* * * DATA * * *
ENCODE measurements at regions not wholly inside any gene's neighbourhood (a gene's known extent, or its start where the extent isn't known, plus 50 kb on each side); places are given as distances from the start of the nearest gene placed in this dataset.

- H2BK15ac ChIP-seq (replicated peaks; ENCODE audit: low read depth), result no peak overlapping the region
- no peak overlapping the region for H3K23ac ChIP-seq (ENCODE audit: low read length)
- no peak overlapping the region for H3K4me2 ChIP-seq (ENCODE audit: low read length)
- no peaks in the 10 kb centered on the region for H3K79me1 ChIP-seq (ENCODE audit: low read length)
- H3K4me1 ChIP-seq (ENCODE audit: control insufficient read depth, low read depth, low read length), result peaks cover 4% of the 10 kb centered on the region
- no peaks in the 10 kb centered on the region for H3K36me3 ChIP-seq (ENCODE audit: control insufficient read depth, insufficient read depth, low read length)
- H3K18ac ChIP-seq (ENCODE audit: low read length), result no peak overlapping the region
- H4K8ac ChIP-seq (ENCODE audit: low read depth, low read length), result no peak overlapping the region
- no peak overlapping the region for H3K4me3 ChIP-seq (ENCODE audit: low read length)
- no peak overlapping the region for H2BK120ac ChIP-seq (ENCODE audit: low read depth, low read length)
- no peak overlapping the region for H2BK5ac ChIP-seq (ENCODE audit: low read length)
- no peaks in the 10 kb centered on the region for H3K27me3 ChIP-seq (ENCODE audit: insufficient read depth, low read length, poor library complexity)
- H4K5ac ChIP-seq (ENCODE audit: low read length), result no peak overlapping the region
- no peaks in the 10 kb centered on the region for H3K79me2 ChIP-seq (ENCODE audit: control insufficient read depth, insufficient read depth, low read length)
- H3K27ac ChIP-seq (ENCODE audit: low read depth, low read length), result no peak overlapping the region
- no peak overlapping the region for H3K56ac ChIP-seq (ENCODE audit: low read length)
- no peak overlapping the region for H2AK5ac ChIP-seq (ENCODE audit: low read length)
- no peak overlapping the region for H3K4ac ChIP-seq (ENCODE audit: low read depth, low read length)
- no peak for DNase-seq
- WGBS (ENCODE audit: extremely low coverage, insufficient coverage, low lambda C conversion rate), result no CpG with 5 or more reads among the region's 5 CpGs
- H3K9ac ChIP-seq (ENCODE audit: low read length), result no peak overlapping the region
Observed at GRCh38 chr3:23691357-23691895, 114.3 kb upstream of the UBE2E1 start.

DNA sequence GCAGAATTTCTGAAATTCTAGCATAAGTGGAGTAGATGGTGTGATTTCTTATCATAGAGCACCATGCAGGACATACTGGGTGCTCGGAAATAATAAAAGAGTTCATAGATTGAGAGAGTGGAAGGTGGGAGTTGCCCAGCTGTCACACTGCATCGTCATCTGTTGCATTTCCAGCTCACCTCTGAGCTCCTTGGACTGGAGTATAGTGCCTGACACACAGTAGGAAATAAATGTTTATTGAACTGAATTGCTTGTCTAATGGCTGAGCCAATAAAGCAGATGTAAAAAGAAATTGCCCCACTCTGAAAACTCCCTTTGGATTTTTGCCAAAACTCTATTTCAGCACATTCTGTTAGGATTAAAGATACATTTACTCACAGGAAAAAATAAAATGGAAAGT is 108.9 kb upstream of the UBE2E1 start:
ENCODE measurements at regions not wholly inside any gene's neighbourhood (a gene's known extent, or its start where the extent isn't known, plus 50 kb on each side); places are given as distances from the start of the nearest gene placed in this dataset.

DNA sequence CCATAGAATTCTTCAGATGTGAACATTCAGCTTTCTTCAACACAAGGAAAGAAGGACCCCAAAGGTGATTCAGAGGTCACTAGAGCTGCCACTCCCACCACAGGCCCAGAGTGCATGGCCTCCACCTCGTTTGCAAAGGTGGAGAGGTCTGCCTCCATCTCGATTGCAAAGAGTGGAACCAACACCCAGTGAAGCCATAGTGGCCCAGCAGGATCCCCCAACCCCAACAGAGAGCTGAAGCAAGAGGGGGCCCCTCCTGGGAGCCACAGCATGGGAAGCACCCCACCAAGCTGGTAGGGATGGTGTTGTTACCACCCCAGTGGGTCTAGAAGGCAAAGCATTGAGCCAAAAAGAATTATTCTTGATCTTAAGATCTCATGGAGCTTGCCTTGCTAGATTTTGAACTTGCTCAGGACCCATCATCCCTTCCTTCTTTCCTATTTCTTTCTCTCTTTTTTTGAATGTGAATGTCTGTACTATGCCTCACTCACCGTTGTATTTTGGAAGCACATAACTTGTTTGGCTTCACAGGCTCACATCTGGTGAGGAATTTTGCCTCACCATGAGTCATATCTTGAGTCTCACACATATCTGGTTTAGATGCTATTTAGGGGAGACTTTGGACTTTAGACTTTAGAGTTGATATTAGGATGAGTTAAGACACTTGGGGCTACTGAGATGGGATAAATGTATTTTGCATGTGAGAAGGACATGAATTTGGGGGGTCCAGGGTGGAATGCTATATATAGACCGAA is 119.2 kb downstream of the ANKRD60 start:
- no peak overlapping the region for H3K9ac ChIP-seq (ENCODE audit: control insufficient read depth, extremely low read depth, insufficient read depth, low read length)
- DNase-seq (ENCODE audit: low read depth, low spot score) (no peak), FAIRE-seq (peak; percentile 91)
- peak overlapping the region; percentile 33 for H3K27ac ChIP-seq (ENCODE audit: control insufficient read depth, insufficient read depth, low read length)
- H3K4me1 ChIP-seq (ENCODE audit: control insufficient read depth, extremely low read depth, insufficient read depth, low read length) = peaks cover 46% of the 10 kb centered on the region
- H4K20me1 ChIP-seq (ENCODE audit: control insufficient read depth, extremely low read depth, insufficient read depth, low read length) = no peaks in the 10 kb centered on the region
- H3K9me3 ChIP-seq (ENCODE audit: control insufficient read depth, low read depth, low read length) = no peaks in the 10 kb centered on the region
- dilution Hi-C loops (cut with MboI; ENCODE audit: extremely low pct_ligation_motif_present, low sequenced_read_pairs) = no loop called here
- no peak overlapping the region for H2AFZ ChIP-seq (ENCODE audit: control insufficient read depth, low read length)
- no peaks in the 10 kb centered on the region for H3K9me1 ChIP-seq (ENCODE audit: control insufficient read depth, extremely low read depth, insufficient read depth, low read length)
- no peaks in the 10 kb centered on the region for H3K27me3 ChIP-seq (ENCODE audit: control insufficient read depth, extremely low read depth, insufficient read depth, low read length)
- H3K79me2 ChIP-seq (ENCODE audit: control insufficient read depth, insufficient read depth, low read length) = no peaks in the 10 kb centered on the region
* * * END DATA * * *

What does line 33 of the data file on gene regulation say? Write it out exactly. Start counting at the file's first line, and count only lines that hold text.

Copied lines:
- dilution Hi-C loops (cut with MboI; ENCODE audit: extremely low pct_ligation_motif_present, low sequenced_read_pairs) = no loop called here